“Some people perceive that being anything less than affirming as being conversion therapy and, therefore, as being unethical and being bad,” Anderson said. “Sometimes that does get perceived by some people as being undermining to a child’s sense of themselves or of controlling their own destiny or autonomy.”

Continued

The term “conversion therapy” originally was coined to talk about efforts to change people’s sexual orientation, Anderson explained. But the term has been broadened in recent years to also refer to efforts to change a person’s gender identity.

“They’re two distinct parts of a person’s sexuality,” Anderson said of sexual orientation and gender identity. “They’re not the same.”

Turban recommends that parents of a child questioning their gender identity “keep an open, supportive stance toward your child. Remind them that you love them no matter what. Let them explore their gender identity, and don’t try to force them one way or another.”

He added that “research continues to show that shame and rejection drive most of the mental health problems in this population.”

WebMD News from HealthDay

Sources

SOURCES: Jack Turban, M.D., M.H.S., child and adolescent psychiatrist, Harvard Medical School, Boston; Amy Green, Ph.D., director, research, The Trevor Project; Clinton Anderson, Ph.D., director, American Psychological Association’s Sexual Orientation and Gender Diversity Office; Aug. 15, 2019,American Journal of Public Health, online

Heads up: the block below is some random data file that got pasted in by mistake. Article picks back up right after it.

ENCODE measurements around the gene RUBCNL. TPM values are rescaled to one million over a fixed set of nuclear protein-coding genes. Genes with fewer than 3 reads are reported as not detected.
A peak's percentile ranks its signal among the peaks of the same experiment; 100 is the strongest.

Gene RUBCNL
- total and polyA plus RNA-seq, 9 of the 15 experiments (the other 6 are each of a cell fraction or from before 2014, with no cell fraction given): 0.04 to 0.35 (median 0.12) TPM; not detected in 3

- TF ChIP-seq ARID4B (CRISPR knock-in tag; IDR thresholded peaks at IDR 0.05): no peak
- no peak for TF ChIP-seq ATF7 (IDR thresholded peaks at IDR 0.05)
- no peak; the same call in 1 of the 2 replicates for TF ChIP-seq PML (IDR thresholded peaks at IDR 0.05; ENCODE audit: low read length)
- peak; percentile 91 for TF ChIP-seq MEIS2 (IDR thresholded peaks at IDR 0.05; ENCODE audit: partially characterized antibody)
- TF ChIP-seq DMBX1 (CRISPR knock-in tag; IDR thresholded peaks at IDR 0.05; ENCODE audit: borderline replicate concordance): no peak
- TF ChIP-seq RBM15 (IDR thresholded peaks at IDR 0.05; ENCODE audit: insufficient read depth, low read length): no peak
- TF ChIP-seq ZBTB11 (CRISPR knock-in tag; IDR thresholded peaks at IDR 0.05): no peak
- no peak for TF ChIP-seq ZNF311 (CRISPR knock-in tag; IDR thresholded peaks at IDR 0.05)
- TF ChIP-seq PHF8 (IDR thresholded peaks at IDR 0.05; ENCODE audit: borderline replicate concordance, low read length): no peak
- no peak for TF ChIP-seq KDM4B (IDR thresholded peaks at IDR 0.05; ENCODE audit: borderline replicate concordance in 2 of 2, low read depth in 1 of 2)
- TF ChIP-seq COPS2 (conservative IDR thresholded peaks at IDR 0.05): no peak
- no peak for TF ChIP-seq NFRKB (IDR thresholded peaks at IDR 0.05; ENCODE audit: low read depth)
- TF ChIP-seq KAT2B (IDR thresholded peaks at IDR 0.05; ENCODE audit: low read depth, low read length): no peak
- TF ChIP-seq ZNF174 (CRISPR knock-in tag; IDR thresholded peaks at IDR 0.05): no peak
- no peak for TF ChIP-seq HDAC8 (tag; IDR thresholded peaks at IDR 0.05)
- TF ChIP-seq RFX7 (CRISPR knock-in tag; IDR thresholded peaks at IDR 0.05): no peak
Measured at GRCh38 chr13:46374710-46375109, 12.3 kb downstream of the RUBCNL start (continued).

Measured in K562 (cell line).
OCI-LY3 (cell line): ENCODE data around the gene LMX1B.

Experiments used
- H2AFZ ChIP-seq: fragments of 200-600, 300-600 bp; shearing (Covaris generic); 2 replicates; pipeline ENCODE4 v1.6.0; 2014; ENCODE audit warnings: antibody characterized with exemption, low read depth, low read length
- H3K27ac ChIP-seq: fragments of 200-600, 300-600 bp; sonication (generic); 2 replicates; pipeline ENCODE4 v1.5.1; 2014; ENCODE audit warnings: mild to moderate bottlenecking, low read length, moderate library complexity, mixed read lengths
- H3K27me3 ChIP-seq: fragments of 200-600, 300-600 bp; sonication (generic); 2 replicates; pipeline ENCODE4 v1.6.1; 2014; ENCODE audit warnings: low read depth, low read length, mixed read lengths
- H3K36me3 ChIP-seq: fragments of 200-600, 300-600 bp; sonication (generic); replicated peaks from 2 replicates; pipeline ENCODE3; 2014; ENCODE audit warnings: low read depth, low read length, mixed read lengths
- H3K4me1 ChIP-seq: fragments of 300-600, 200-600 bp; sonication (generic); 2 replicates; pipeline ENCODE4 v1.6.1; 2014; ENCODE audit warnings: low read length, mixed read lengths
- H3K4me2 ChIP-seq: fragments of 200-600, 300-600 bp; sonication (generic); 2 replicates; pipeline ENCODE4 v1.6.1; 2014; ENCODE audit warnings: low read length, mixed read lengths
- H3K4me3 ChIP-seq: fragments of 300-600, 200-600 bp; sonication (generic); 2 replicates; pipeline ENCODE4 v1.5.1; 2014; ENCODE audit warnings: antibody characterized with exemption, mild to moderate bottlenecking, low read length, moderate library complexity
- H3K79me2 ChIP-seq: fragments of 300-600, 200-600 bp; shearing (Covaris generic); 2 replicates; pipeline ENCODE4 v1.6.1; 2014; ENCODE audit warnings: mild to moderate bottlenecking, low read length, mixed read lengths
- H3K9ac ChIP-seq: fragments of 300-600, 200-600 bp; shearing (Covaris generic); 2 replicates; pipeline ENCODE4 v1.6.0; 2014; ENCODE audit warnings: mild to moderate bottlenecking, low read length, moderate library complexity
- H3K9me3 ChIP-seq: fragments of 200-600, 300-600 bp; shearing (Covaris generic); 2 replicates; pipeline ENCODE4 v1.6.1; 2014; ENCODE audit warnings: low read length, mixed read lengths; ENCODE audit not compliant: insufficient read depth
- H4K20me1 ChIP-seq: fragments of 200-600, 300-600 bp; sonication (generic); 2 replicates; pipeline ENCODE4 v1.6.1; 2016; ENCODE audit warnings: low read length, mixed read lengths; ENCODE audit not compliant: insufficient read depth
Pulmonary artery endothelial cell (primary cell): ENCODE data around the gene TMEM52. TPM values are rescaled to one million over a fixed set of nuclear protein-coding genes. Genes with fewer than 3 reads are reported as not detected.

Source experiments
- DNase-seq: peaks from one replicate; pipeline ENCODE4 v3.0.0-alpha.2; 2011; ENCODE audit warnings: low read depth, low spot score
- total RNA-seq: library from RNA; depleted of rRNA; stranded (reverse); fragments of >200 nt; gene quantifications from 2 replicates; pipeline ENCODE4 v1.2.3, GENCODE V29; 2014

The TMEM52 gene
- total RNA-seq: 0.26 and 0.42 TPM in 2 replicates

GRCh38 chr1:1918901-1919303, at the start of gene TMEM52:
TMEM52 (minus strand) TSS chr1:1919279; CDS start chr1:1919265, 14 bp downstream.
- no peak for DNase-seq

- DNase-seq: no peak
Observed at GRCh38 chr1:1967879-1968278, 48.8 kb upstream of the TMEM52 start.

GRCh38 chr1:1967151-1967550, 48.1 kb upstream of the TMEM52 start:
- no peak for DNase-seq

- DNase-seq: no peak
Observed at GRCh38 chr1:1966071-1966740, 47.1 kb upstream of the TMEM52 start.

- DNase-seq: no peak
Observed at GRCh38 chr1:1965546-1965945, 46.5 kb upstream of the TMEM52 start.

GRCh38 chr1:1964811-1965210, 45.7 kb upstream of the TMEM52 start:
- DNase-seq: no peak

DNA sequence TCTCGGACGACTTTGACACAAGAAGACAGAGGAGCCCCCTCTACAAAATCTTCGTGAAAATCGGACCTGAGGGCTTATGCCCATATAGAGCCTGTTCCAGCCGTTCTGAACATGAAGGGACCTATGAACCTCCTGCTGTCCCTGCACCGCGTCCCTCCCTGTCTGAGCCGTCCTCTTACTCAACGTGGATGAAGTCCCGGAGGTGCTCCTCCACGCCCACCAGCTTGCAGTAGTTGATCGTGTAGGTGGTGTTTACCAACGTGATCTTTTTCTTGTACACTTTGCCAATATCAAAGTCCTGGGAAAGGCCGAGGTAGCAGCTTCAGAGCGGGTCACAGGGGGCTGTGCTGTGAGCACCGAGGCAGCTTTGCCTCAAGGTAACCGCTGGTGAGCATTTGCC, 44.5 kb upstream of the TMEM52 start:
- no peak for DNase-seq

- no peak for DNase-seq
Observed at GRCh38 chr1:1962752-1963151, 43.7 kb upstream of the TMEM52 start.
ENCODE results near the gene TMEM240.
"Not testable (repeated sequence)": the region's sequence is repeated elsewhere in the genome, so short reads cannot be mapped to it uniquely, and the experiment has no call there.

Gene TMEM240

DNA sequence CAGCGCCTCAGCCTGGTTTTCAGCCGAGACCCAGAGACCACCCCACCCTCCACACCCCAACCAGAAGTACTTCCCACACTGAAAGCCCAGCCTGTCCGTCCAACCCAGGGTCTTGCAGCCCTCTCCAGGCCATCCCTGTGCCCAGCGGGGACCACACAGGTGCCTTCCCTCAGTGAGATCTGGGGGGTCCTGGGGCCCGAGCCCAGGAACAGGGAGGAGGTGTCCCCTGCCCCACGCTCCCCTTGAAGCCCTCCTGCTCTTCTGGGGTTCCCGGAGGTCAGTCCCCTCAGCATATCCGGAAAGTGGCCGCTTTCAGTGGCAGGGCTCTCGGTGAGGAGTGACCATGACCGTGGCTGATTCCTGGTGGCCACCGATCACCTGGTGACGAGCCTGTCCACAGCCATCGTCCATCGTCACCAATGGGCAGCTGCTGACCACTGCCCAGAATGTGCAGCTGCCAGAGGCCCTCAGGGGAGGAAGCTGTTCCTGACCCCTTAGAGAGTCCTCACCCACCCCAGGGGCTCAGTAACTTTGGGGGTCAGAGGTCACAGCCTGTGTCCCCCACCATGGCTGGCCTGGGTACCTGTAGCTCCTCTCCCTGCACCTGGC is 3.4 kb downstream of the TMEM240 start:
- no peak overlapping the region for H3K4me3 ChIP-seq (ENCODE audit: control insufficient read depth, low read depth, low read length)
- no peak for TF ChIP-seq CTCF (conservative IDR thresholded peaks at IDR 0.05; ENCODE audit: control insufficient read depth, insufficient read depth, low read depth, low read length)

Copyright © 2013-2018 HealthDay. All rights reserved.

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Transgender ‘Conversion Therapy’ Common, Potentially Harmful

WEDNESDAY, Aug. 28, 2019 — More than one in 10 transgender people say they’ve been pressured by a professional counselor to accept their birth sex.

So finds the largest survey to date on the issue.

Nearly 14% of transgender people say that some sort of professional — a psychologist, counselor or religious advisor — urged them to identify only with their sex assigned at birth, the survey revealed.

That amounts to more than 180,000 people across the United States who’ve been potentially subjected to a form of conversion therapy, said lead researcher Dr. Jack Turban. He is a child and adolescent psychiatrist at Harvard Medical School, in Boston.